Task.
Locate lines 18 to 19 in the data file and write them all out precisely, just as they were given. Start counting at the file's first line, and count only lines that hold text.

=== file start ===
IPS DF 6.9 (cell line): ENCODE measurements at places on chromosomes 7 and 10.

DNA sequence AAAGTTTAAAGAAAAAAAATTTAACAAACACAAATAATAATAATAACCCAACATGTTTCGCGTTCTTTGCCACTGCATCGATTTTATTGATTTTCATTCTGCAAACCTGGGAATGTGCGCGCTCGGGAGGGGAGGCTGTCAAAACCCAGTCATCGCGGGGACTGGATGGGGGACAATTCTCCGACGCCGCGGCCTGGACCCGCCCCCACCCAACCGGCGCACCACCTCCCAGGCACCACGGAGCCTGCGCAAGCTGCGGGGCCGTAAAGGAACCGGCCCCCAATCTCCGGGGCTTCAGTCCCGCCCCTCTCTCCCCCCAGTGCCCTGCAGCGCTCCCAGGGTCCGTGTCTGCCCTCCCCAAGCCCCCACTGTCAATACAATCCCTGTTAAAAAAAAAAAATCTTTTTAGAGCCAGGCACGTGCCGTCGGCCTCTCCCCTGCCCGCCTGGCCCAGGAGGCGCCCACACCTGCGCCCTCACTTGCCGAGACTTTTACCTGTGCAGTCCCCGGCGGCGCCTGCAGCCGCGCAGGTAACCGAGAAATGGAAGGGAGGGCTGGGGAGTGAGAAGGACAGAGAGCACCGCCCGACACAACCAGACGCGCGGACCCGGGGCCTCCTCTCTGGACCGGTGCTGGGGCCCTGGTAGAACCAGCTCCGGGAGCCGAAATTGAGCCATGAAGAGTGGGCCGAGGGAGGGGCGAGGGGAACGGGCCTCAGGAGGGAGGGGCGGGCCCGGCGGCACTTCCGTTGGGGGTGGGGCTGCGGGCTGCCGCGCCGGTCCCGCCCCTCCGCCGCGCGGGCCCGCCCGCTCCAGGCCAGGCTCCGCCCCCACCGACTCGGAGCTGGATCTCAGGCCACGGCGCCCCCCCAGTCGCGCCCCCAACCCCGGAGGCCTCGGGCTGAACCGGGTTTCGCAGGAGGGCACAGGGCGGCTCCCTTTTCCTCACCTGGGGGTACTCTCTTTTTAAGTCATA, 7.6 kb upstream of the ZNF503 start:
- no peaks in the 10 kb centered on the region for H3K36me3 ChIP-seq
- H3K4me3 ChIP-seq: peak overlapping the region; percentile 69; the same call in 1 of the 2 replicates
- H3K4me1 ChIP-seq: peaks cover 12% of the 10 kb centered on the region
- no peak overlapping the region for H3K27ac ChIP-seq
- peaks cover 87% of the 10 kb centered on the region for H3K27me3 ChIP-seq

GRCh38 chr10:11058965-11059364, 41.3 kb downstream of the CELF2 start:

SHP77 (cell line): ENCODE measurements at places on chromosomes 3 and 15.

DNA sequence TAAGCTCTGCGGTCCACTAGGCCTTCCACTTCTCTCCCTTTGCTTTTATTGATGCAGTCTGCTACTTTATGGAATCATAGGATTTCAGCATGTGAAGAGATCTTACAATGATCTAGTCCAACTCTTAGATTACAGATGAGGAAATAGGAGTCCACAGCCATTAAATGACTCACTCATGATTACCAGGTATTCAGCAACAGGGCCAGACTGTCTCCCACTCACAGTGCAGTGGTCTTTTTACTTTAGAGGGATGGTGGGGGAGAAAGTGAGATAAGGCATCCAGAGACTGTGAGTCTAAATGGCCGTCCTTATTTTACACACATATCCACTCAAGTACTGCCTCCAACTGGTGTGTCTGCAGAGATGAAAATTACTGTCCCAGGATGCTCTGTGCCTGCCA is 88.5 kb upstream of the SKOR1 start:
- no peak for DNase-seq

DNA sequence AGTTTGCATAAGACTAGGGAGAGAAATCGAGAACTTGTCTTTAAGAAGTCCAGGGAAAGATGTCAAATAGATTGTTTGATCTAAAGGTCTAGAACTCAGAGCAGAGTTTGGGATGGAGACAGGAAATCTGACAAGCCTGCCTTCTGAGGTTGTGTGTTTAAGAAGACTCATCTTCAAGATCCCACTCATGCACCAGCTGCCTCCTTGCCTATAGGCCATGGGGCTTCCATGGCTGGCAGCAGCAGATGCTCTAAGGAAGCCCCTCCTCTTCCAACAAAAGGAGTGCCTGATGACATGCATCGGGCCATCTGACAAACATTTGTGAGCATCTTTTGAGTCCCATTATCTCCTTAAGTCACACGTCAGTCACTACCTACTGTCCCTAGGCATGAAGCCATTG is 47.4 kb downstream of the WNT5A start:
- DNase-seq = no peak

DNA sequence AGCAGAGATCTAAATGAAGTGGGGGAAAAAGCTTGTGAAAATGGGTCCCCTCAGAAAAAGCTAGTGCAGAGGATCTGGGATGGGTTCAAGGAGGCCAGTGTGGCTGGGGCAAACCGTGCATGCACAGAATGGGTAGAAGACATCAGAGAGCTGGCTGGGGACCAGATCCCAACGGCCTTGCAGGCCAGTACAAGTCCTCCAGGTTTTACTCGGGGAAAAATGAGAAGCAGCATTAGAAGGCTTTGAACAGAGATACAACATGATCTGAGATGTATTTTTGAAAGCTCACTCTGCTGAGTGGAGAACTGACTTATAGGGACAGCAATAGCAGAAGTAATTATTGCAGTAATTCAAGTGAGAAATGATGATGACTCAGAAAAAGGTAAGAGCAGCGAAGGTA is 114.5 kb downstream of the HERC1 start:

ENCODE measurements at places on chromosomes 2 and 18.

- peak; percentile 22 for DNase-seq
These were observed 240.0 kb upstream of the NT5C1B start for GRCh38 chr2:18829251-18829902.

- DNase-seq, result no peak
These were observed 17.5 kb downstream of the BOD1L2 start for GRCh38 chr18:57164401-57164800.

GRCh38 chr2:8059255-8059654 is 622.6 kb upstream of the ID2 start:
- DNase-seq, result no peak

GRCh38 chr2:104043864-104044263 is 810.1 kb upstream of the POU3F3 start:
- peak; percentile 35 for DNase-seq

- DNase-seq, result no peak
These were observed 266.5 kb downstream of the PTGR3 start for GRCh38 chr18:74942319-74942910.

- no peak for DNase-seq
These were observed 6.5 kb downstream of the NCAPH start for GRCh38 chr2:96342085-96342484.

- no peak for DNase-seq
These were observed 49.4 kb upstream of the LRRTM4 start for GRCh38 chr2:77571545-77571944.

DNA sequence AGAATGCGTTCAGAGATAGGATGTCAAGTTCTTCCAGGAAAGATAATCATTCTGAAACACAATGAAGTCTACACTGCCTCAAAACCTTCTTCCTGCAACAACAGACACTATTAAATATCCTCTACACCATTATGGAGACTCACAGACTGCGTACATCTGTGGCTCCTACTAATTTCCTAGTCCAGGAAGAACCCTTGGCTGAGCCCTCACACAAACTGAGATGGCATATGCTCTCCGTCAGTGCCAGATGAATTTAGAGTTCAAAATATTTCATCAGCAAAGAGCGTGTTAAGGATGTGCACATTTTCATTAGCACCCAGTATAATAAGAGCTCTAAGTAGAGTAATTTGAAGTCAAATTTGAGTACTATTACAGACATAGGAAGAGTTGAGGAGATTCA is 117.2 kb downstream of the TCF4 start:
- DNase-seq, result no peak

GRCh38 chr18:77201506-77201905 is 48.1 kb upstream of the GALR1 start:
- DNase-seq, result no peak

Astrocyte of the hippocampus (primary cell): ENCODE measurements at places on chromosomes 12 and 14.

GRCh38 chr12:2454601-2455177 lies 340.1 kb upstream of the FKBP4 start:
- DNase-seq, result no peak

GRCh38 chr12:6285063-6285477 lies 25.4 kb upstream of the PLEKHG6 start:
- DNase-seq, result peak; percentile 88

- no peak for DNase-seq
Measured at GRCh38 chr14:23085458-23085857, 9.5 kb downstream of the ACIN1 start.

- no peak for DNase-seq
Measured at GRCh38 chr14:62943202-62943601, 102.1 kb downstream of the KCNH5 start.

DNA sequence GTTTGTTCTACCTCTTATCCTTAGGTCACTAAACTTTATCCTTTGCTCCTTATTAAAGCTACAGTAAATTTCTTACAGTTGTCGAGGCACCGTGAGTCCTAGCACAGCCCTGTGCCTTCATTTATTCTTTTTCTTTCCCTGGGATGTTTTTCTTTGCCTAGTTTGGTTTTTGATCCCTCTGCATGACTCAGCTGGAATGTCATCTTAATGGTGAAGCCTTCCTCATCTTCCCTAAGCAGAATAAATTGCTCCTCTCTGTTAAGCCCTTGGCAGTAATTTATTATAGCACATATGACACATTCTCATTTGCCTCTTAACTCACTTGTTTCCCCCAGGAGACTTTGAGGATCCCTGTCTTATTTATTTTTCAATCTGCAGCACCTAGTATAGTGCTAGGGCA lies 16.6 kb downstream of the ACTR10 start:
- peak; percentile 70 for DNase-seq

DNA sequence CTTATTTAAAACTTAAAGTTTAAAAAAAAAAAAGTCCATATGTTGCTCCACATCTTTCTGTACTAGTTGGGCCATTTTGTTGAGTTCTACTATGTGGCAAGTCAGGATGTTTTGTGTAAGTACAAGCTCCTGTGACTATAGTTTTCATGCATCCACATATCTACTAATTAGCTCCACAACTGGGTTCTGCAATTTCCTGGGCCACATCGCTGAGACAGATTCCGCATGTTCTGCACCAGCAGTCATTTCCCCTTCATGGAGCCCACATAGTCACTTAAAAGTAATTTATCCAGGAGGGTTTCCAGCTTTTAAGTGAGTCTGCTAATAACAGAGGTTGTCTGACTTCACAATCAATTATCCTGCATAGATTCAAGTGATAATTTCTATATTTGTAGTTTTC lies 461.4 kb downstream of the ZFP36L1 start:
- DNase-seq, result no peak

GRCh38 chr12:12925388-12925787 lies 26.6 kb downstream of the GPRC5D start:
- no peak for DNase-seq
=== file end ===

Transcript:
- DNase-seq, result no peak
These were observed 17.5 kb downstream of the BOD1L2 start for GRCh38 chr18:57164401-57164800.